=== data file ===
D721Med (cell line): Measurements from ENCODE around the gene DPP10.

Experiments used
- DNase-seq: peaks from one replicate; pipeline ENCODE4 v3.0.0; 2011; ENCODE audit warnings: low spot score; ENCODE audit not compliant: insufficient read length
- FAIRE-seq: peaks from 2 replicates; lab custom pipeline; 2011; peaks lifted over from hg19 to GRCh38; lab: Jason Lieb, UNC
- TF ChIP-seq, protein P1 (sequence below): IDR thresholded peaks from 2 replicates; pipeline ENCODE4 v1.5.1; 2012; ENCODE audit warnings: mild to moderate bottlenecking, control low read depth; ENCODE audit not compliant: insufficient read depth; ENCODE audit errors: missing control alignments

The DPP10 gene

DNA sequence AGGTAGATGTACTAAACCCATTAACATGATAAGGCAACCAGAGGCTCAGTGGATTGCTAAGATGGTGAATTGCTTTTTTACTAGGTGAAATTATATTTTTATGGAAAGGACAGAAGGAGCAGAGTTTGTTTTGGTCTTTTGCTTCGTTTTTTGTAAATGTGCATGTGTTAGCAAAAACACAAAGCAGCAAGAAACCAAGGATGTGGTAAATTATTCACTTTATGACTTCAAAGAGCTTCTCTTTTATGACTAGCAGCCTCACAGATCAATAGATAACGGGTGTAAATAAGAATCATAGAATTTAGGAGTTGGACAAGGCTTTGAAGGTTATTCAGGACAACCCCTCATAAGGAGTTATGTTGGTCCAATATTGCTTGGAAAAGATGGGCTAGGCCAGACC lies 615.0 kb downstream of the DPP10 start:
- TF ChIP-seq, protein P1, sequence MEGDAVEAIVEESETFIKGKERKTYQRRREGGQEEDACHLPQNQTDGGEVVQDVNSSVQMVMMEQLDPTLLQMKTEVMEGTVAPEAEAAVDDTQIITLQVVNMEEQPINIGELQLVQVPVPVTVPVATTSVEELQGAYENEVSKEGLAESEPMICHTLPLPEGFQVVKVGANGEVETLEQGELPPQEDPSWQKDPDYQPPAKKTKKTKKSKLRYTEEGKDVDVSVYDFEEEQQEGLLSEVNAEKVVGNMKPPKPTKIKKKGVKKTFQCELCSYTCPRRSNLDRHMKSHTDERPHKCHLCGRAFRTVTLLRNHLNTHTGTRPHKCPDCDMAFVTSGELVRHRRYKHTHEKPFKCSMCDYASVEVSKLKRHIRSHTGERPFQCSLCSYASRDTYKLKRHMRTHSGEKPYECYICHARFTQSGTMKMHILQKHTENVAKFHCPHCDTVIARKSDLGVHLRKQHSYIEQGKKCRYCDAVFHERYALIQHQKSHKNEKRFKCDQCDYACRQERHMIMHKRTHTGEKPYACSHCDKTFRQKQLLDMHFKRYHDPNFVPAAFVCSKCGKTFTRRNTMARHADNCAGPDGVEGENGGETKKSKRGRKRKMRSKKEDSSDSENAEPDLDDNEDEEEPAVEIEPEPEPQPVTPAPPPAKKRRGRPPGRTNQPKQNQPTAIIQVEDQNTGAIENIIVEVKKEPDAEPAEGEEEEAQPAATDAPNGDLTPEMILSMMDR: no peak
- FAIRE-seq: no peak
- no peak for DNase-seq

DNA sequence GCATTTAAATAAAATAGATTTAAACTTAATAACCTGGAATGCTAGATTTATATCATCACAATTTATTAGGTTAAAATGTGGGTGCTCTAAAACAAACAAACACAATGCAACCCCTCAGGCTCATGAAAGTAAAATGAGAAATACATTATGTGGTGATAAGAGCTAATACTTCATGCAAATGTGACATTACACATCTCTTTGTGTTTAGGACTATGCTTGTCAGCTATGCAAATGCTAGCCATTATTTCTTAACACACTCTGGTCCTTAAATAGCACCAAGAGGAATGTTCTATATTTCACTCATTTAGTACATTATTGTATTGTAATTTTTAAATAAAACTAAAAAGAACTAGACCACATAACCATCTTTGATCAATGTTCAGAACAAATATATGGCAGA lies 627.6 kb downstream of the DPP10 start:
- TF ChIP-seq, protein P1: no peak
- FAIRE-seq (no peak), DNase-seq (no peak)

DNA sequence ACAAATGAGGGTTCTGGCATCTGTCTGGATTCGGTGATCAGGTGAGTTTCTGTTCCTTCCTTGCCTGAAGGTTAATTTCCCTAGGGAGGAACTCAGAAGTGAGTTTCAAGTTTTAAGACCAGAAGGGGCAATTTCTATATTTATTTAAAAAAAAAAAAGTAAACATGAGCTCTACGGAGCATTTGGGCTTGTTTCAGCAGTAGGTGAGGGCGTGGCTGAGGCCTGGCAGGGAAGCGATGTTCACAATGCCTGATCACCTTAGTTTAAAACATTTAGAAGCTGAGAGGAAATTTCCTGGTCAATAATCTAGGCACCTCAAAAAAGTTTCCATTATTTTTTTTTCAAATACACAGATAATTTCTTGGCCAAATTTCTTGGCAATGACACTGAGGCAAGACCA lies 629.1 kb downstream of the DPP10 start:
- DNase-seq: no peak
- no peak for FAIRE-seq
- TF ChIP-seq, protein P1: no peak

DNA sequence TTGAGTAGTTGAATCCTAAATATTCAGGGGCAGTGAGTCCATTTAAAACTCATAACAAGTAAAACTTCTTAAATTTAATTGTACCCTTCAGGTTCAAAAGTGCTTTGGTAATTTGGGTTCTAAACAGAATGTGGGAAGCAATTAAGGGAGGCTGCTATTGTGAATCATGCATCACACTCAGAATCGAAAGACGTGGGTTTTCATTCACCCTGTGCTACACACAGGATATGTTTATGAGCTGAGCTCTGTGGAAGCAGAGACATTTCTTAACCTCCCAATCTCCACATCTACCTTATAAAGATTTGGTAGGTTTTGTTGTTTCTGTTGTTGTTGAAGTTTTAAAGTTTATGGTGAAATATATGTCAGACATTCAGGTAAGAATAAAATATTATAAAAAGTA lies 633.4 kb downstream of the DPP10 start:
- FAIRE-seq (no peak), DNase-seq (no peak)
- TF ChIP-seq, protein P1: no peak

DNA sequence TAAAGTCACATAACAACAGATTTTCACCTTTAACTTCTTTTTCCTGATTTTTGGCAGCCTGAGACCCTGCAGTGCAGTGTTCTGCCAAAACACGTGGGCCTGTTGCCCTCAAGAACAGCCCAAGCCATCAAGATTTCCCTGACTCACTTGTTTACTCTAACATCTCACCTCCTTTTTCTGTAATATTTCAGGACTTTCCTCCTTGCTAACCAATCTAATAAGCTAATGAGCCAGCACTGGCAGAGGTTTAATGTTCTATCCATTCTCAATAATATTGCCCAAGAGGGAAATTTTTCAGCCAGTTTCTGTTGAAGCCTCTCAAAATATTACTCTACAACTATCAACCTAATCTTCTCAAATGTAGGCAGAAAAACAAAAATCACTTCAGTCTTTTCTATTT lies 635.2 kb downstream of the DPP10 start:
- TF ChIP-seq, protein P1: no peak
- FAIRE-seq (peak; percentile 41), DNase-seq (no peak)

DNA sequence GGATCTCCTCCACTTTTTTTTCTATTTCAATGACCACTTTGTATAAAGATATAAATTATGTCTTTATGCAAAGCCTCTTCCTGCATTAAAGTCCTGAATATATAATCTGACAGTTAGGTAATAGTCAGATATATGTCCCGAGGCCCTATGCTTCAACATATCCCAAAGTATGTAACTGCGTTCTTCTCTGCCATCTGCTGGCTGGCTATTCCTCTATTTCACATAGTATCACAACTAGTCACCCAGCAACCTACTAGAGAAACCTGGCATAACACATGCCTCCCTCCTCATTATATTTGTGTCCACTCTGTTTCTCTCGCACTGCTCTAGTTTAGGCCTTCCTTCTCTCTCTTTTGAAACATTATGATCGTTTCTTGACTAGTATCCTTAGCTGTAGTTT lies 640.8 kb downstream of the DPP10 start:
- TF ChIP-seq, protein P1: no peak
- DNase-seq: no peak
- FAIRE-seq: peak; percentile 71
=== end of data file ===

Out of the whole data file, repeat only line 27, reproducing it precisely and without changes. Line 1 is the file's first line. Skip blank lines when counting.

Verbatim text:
- FAIRE-seq: peak; percentile 71